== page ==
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Title of a research article is an abstract of the abstract. Titles play a decisive role in convincing readers at first sight whether articles are worth reading or not. Not only do research article titles show how carefully words are chosen by authors, but also reflect disciplinary differences in terms of title words and structure between hard sciences and soft sciences. This study examined the lexical density and syntactic structure of 690 research article titles chosen from five Library Science and Scientometrics journals, aiming to reveal disciplinary differences. The result suggested both Library Science and Scientometrics have almost the same title length and the prevalent usage of Nominal Phrase (NP) to govern the title structure. The result also stated some disciplinary differences: Library Science demonstrates more punctuation complexity, particularly a greater frequency in using colons; but Scientometrics shows more involvement of words related to research methods, which is an indicator to papers’ scientific value, and more usage of declarative Full Sentence (FS) structure, which were mostly discovered in the research articles in hard sciences.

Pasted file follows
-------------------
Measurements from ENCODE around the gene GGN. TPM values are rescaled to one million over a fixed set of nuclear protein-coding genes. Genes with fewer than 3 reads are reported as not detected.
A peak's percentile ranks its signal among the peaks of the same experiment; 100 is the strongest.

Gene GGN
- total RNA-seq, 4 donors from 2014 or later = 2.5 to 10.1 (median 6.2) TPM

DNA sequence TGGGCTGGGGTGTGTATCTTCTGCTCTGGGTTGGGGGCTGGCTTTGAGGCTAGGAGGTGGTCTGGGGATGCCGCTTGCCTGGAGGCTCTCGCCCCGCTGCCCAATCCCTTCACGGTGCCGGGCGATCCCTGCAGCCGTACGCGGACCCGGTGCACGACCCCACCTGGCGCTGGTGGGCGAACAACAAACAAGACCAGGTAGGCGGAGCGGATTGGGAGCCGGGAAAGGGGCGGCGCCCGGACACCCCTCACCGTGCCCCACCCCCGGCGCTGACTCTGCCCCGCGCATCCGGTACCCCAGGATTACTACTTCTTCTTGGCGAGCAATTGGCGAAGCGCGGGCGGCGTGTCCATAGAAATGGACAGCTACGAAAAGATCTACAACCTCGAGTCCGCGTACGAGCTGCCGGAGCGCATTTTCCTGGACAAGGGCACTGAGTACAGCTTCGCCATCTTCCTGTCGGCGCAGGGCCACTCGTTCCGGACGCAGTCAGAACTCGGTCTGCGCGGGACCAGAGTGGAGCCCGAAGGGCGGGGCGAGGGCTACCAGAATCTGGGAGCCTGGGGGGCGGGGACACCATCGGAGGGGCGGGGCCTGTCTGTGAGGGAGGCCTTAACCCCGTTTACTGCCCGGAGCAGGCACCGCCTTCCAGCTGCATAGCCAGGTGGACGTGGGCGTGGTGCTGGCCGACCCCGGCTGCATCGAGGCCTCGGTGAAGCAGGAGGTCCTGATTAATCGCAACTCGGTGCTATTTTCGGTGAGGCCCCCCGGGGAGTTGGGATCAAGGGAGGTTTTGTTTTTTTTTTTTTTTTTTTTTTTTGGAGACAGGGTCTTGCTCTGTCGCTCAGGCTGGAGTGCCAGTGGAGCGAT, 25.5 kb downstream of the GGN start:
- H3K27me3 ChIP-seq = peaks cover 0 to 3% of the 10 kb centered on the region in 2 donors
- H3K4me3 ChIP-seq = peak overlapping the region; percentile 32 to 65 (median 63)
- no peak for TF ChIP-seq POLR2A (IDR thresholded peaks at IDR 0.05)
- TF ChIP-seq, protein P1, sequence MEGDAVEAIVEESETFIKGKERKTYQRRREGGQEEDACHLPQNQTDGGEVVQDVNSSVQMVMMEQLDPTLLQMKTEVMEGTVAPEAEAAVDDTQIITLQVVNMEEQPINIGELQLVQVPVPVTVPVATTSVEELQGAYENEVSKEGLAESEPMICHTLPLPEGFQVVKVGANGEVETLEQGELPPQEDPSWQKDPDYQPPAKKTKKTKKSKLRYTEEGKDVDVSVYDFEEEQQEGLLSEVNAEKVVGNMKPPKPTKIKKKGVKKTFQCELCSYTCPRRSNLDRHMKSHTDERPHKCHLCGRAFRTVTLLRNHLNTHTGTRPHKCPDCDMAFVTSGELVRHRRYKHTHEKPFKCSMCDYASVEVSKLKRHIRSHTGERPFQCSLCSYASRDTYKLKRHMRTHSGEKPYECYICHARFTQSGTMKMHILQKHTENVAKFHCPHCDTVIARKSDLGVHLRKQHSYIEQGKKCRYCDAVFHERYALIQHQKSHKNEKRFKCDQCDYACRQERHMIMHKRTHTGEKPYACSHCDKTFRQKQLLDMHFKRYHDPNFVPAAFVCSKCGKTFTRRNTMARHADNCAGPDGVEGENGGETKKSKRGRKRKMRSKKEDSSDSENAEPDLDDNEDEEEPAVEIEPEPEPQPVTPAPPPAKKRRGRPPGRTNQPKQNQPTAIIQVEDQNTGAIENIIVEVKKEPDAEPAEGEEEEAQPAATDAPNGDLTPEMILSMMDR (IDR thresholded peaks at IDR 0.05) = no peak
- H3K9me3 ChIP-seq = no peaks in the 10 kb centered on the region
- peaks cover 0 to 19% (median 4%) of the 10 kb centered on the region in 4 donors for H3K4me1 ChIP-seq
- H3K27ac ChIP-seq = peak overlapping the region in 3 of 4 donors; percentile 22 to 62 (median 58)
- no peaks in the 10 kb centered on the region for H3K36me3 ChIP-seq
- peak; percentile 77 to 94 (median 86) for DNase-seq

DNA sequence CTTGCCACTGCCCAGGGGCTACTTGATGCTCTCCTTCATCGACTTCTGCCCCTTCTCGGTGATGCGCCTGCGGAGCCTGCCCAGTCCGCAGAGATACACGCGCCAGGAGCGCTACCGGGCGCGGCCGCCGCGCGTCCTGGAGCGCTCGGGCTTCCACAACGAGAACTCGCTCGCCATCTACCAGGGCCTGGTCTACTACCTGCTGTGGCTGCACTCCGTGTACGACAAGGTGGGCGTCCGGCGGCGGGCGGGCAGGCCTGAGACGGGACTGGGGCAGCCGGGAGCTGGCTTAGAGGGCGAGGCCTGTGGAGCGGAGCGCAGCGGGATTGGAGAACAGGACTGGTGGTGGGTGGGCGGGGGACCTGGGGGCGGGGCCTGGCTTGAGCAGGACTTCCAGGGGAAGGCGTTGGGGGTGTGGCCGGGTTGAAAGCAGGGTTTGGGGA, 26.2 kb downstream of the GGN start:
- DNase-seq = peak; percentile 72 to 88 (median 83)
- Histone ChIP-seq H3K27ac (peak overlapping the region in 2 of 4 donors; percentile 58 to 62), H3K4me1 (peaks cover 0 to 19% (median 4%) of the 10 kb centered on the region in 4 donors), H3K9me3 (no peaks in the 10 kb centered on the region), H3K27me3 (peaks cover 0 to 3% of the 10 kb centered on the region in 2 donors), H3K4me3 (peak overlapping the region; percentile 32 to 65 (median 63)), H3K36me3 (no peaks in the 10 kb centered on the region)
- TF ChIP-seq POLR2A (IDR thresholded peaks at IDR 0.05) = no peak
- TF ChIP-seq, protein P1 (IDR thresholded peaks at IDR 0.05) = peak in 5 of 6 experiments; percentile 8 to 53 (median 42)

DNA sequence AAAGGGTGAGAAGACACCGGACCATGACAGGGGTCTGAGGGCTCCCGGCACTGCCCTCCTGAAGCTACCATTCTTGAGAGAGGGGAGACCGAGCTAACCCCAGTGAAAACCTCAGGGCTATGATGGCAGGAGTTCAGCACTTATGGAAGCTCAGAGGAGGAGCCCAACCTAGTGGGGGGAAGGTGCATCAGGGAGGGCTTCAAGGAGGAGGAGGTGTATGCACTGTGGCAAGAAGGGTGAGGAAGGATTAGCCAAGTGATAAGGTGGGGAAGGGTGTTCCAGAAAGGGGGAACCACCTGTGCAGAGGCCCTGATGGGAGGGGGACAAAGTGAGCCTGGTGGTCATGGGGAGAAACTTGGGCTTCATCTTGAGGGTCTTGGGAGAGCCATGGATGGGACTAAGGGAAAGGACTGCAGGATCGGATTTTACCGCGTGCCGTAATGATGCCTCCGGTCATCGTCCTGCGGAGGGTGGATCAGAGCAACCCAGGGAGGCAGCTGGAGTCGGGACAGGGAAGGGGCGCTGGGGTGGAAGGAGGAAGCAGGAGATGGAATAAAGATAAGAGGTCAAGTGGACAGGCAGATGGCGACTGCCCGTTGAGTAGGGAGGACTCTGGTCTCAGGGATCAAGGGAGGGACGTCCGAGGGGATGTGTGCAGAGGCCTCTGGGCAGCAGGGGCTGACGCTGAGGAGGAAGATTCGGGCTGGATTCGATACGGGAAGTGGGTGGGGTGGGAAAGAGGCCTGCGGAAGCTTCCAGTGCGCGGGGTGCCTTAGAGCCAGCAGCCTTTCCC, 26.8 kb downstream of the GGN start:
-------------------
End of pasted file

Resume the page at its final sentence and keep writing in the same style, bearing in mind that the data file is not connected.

This is the author's submitted manuscript of a work originally published in Scientometrics, available at



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